response to bellow postThe right to privacy in the United States is inferred in the Constitution through the Fourth Amendment, which states that people have the right to be secure in their possession

response to bellow post

The right to privacy in the United States is inferred in the Constitution through the Fourth Amendment, which states that people have the right to be secure in their possessions and free from search and seizure of their belongings unless probable cause, and a seizure warrant to go with probable cause, exist.  But does this extend to the right to have a private conversation?  I believe it does, but not specifically.  Obviously, the law makers of the world agree, because they have, over a period, enacted a few regulations to clarify our rights to private communications.

            The Freedom of Information Act and the Privacy Act are federal statutes securing the right of people to have access to records in the possession of agencies and departments of the Executive Branch of the government (Homeland Security, 2018).  There are a few exemptions to this, a few of them being access to classified information, access to information pertaining to actual or perceived threats to critical infrastructure, law enforcements records (to a degree), trade secrets, and the like.  Notably, it also protects information such as Social Security Numbers, home addresses and telephone numbers, and certain identifying information regarding Department employees (Homeland Security, 2018).  In addition, the Wiretap Act makes it a federal crime “to wiretap or to use a machine to capture the communications of others without court approval, unless one of the parties has given their prior consent” (Stevens, Doyle, 2003).  In turn, it is a federal crime to disclose information obtained by wiretapping or electronic eavesdropping, and the associated penalties include fines of up to $250,000 and imprisonment for no more than 5 years.  Furthermore, in 2006, Retired President Bush signed the Telephone Records and Privacy Act.  This act addressed fraudulent communications by implementing a jail time penalty of up to 10 years for “anyone who pretends to be someone else, or otherwise employs fraudulent tactics, to persuade phone companies to hand over what is supposed to be confidential data about customers’ calling habits” (Broache, 2007). At the time this was enacted, Hewlett-Packard had admitted it’s investigators used false pretenses to obtain the phone records of journalists in their efforts to isolate the source of boardroom media leaks; actions such as these are now criminal.

            Privacy is a big concern in America, more so in the last 20 years due to the Internet and the ever-increasing connectivity of systems which hold personal data (hospitals, law enforcement, banks, etc.).   One resource, Privacy Clearinghouse (, offers free education using direct one-to-one assistance, educational publications, and their advocation for consumer-friendly policies (Privacy Rights Clearinghouse, 2018).  This is an excellent source to learn about privacy related to banking and finance, credit and credit reports, data breaches, health, identity theft, social security numbers, and much more.  I am sure that as technology continues to boom, the United States will see even more policy, guidance, and laws enacted to protect it’s citizens.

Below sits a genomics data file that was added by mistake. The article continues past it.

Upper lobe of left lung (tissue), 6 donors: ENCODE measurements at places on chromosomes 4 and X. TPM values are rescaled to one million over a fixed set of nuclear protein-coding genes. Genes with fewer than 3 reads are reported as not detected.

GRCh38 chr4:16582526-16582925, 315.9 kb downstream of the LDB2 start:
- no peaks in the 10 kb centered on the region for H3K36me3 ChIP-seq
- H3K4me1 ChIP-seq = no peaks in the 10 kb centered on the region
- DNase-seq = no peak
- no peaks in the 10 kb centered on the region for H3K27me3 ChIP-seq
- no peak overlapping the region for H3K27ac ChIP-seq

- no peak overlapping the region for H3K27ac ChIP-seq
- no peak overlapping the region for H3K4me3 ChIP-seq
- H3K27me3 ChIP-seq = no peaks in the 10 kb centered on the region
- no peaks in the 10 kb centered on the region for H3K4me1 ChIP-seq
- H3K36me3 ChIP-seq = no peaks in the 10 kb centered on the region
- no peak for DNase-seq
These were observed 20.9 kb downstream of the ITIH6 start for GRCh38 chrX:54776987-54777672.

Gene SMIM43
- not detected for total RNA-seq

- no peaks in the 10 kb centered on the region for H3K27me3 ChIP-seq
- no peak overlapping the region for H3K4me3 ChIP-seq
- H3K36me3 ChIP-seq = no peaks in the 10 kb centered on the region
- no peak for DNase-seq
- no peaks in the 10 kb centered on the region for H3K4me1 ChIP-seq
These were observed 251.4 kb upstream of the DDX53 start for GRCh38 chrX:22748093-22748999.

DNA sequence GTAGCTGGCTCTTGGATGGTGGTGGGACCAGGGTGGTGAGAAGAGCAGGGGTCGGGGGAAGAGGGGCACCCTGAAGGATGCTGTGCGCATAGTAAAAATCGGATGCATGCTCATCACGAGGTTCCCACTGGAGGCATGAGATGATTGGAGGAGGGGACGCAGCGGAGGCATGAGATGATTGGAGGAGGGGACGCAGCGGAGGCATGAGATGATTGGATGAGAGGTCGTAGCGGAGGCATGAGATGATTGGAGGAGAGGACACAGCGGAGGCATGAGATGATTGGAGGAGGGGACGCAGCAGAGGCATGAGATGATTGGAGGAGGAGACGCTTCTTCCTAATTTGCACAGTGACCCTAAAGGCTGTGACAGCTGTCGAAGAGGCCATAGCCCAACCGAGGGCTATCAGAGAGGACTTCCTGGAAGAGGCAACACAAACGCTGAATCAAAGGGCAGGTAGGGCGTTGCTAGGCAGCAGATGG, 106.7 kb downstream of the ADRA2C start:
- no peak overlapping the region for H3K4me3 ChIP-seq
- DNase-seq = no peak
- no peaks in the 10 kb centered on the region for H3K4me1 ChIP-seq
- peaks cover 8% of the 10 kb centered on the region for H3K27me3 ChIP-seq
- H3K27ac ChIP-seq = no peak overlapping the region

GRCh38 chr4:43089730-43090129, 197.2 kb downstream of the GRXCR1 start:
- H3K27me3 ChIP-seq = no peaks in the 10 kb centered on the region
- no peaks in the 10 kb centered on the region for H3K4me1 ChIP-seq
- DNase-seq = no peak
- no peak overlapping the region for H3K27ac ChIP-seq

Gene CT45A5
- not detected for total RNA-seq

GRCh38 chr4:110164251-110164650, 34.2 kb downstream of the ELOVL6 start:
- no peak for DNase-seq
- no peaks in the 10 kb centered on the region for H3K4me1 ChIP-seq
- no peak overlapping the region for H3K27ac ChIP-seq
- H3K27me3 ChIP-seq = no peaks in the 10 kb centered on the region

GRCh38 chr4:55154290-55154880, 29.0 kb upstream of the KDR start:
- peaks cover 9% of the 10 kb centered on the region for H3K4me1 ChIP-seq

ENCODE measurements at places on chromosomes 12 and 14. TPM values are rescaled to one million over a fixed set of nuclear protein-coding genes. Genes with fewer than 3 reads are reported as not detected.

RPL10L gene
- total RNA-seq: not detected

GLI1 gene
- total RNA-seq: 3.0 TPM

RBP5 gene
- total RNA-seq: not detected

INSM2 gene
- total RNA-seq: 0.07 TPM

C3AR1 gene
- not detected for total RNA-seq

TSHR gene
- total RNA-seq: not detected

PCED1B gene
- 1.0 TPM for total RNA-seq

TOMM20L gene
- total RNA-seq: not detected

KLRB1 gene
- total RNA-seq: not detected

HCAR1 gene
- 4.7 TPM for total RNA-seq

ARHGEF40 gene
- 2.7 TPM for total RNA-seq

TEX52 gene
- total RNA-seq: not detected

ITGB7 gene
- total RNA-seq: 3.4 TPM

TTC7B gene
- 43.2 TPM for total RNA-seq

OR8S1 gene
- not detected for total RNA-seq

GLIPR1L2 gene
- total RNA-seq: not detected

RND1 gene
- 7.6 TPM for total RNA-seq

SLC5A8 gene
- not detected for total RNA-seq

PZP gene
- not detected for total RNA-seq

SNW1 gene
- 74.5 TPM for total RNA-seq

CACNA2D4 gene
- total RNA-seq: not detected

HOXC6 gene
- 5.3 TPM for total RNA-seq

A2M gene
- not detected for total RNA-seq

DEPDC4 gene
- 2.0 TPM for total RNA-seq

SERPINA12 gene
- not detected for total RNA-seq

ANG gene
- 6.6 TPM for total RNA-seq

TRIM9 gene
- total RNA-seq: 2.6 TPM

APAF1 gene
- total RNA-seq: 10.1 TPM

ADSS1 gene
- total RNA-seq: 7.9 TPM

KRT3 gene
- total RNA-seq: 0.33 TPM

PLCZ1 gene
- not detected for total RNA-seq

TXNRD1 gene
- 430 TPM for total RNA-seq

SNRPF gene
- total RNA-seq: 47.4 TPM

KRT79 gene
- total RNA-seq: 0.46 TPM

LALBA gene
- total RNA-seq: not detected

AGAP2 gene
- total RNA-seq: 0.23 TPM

EXAMPLE of someone response to above post 

Calvin Benjamin(Jul 25, 2018 10:04 AM)– Read by: Reply

Good morning, Michael. Excellent lead on your perspective on privacy and what the constitution states about it. I agree that the Constitution does not specifically state that privacy in communications are guaranteed, which is the reason why other laws have been put in place to aid the constitution in privacy rights. Specifically, the Telephone Records and Privacy Act of 2006, signed into law by Former President George W. Bush. The law was created to prohibit the obtaining of phone records from service providers (U.S. Congress, 2007). Law enforcement representatives are exempt from this request for investigative purposes. In addition, The Wiretap Act was established to protect individual or entity based communications from being intercepted or recorded by someone (Farkas, 2018). Under this Act, it is illegal to intercept or disclose information on anyone via wire, oral communication, or electronic communication. So, there are exemptions to the Wiretap Act, but without a court order or consent from the individual, even law enforcement can be violating the law. Both the Telephone Records and Privacy Act of 2006 and the Wiretap Act can be considered as supplements to the U.S Constitution on some parts of individual privacy.


Farkas, B. (2018). How the wiretap act protects personal privacy. Retrieved from

U.S. Congress (2007). H.R.4709 – Telephone records and Privacy Protection Act of 2006. Retrieved from

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